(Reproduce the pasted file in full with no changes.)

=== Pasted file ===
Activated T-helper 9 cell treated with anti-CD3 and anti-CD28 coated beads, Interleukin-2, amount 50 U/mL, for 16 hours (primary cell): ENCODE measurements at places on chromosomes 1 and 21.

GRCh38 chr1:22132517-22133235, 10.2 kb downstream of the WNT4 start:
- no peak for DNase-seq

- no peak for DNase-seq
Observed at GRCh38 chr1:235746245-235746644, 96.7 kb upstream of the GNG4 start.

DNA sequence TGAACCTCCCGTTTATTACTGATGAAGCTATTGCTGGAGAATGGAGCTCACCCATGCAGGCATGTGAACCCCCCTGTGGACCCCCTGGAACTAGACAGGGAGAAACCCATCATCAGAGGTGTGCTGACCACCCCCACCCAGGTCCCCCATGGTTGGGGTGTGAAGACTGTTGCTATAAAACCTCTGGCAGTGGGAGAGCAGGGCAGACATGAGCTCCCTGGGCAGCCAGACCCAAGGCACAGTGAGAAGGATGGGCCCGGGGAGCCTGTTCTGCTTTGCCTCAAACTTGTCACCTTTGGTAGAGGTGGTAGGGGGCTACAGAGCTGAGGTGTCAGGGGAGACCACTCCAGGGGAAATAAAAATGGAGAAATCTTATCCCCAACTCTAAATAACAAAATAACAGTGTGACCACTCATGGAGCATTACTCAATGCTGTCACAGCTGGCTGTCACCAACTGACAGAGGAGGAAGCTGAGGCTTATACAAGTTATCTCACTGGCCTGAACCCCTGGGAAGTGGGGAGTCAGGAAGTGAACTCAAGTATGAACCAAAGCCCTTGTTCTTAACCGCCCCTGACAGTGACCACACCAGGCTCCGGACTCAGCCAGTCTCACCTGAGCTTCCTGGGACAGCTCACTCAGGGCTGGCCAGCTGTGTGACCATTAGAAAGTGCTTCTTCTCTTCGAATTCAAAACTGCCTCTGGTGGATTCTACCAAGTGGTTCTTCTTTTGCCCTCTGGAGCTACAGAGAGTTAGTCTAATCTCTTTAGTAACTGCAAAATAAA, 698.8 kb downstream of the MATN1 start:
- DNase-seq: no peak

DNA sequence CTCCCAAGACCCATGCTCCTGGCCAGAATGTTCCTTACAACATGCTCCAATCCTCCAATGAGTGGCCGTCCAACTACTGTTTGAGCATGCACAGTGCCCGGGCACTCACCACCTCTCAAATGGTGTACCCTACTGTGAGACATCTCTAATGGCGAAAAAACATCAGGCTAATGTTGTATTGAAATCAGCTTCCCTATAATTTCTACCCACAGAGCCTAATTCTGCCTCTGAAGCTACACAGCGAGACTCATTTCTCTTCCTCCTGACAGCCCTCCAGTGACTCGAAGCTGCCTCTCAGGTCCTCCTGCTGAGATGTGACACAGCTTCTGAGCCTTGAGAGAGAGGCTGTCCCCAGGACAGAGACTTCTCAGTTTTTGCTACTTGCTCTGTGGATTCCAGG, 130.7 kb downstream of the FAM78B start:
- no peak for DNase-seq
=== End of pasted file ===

Activated T-helper 9 cell treated with anti-CD3 and anti-CD28 coated beads, Interleukin-2, amount 50 U/mL, for 16 hours (primary cell): ENCODE measurements at places on chromosomes 1 and 21.

GRCh38 chr1:22132517-22133235, 10.2 kb downstream of the WNT4 start:
- no peak for DNase-seq

- no peak for DNase-seq
Observed at GRCh38 chr1:235746245-235746644, 96.7 kb upstream of the GNG4 start.

DNA sequence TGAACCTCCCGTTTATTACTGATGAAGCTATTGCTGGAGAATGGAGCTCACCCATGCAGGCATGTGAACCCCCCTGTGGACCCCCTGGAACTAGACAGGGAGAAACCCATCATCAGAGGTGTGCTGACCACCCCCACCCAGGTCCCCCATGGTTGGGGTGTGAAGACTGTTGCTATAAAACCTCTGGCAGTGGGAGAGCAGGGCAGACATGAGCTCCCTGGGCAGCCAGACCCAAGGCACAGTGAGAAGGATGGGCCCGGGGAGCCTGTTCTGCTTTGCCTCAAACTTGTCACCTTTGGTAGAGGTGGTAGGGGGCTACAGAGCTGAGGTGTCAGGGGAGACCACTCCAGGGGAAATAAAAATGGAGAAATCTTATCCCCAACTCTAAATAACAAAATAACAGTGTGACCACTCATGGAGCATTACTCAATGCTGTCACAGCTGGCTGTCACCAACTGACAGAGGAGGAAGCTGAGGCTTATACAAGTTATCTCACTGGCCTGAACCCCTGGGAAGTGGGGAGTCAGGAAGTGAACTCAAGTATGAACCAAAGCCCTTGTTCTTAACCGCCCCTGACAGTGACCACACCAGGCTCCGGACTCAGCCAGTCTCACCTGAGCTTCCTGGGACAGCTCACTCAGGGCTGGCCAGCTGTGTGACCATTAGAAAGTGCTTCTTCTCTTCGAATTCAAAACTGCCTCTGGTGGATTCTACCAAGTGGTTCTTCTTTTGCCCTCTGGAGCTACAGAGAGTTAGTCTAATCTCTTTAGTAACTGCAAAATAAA, 698.8 kb downstream of the MATN1 start:
- DNase-seq: no peak

DNA sequence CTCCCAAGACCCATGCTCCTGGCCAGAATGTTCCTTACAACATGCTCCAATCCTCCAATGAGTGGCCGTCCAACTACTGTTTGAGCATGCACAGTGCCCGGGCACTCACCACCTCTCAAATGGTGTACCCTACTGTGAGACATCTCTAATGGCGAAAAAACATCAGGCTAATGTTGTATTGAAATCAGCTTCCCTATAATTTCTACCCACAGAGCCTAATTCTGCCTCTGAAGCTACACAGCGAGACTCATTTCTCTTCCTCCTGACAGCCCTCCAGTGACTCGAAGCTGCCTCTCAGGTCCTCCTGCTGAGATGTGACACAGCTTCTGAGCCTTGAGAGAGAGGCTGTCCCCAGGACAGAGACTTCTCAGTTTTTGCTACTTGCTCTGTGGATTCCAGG, 130.7 kb downstream of the FAM78B start:
- no peak for DNase-seq